At the end of Year 10, we deliver a ‘Careers and Aspirations’ unit for all students. By the end of the scheme, students have created a CV and personal statement, in addition to covering topics such as job applications, preparing for interviews and how to plan and deliver an effective presentation. Students are able to research the qualifications required for chosen career pathways and are thoroughly prepared for the mock interviews they receive from local colleges at the beginning of Year 11.
In Year 11 students develop their reading, writing and spoken language skills through exposure to a diverse range of high-quality non-fiction extracts and texts. Authors such as Margaret Attwood, Charles Dickens, Aravind Adiga, Max Hastings and Sir Arthur Conan Doyle are just some of the writers we use to teach students how to identify and use language for effect, write in a style for audience and purpose and adapt tone and register appropriately. We also introduce them to authors and genres they may also be presented with at A-level and a continued focus on literature is integral to the course.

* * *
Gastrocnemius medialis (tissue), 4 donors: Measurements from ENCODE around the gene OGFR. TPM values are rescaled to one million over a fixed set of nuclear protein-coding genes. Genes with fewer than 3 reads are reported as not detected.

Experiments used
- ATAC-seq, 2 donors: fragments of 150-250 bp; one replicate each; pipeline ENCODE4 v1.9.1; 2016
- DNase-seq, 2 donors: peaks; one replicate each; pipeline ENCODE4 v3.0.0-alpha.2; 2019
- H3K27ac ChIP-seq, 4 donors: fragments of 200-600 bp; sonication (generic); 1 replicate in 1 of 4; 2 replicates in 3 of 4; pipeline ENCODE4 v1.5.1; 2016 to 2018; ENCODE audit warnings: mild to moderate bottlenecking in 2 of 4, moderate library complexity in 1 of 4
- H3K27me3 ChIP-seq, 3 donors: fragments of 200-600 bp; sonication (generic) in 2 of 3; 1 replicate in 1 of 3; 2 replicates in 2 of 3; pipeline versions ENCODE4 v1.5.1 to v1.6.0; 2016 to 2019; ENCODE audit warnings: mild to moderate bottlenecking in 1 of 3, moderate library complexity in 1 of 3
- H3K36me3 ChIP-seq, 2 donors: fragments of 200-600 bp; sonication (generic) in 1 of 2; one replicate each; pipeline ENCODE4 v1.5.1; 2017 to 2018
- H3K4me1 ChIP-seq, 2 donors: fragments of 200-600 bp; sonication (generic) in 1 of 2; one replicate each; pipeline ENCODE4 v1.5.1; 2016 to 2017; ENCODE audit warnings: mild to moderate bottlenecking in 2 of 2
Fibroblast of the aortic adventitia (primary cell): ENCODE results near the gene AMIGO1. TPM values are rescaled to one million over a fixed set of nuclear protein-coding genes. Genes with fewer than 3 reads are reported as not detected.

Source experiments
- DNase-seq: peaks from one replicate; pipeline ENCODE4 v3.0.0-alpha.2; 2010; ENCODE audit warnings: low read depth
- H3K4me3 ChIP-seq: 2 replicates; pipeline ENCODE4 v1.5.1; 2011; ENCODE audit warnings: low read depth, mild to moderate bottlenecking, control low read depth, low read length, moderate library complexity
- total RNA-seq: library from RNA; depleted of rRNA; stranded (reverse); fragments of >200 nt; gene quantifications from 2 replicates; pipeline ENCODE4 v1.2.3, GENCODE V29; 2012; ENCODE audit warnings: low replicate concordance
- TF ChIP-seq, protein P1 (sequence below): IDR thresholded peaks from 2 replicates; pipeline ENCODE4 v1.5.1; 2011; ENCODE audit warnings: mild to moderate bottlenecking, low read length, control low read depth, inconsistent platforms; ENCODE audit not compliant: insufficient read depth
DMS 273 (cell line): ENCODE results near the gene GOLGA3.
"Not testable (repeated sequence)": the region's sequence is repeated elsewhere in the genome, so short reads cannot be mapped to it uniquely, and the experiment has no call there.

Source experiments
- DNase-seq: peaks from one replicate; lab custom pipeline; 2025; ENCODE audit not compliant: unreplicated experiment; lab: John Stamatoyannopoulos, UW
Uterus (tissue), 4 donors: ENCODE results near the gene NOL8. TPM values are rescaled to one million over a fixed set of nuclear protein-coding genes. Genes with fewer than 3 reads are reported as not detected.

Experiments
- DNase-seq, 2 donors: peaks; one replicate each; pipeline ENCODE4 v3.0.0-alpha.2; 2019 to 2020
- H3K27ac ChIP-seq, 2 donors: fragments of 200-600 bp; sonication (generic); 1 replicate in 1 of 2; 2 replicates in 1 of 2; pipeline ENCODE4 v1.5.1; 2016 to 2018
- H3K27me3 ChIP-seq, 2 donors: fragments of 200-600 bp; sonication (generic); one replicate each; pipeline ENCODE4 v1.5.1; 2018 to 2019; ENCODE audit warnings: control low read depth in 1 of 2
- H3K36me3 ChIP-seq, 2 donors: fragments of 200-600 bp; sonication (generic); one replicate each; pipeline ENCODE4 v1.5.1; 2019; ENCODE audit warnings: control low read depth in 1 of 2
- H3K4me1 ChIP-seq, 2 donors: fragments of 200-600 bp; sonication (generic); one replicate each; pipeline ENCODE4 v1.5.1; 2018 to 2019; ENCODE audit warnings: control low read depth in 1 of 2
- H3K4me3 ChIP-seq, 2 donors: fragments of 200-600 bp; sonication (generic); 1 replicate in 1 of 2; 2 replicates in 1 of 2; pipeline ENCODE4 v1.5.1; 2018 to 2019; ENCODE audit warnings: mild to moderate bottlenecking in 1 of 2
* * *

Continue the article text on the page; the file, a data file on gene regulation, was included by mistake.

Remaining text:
Oracy is a major focus across the whole curriculum. Our school takes part in public speaking events, both on a regional and national level and we work closely with other departments to ensure all teachers are passionate in promoting a strong culture of language use in their classrooms. Specifically, this involves an appropriate selection of strategies such as ‘no hands up’, ‘stand and speak’ and ‘read aloud’ to encourage all students to develop confidence and fluency in articulating their ideas. This is in addition to the development of the appropriate use of subject specific vocabulary. Alongside literacy interventions such as Bedrock, Lexia, Rainbow Reading and Word of the Week, structured talk activities equip students with the vocabulary to express how they feel and explain what they think and believe.